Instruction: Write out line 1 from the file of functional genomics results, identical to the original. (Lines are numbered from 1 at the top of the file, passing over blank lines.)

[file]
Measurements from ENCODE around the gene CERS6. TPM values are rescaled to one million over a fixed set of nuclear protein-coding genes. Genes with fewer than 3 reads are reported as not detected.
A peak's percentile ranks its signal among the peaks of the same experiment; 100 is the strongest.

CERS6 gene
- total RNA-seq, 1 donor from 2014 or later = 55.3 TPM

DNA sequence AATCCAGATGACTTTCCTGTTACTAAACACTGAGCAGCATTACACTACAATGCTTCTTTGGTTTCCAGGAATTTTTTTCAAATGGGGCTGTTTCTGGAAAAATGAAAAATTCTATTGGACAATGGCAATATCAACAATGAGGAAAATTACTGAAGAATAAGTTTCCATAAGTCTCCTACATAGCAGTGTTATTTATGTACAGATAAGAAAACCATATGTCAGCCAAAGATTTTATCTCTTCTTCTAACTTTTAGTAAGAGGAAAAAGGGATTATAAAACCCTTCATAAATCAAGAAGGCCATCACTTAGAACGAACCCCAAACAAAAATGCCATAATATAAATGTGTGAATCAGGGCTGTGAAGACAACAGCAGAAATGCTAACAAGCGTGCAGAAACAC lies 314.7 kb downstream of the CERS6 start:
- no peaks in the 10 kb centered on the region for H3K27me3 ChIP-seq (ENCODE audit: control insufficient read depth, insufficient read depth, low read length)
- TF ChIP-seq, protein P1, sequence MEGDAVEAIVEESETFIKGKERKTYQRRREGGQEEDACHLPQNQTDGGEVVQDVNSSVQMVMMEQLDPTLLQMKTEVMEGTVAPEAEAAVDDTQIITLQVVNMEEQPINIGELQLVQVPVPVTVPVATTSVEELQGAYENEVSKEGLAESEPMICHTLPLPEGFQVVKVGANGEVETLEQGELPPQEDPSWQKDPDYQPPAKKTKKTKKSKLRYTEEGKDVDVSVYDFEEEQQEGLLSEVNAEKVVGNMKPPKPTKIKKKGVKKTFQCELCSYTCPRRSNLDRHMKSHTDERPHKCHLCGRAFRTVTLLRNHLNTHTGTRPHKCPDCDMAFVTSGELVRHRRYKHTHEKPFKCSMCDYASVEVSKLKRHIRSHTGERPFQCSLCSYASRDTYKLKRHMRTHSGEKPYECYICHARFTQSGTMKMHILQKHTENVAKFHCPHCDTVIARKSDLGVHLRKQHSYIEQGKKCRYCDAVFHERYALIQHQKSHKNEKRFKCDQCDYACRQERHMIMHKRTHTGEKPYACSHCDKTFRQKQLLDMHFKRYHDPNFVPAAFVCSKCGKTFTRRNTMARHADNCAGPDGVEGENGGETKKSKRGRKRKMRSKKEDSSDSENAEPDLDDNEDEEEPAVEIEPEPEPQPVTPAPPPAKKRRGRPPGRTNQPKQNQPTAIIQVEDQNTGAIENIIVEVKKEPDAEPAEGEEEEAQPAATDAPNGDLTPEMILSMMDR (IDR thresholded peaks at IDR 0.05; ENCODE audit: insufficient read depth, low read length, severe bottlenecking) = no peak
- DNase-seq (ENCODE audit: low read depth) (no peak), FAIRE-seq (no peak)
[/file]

Measurements from ENCODE around the gene CERS6. TPM values are rescaled to one million over a fixed set of nuclear protein-coding genes. Genes with fewer than 3 reads are reported as not detected.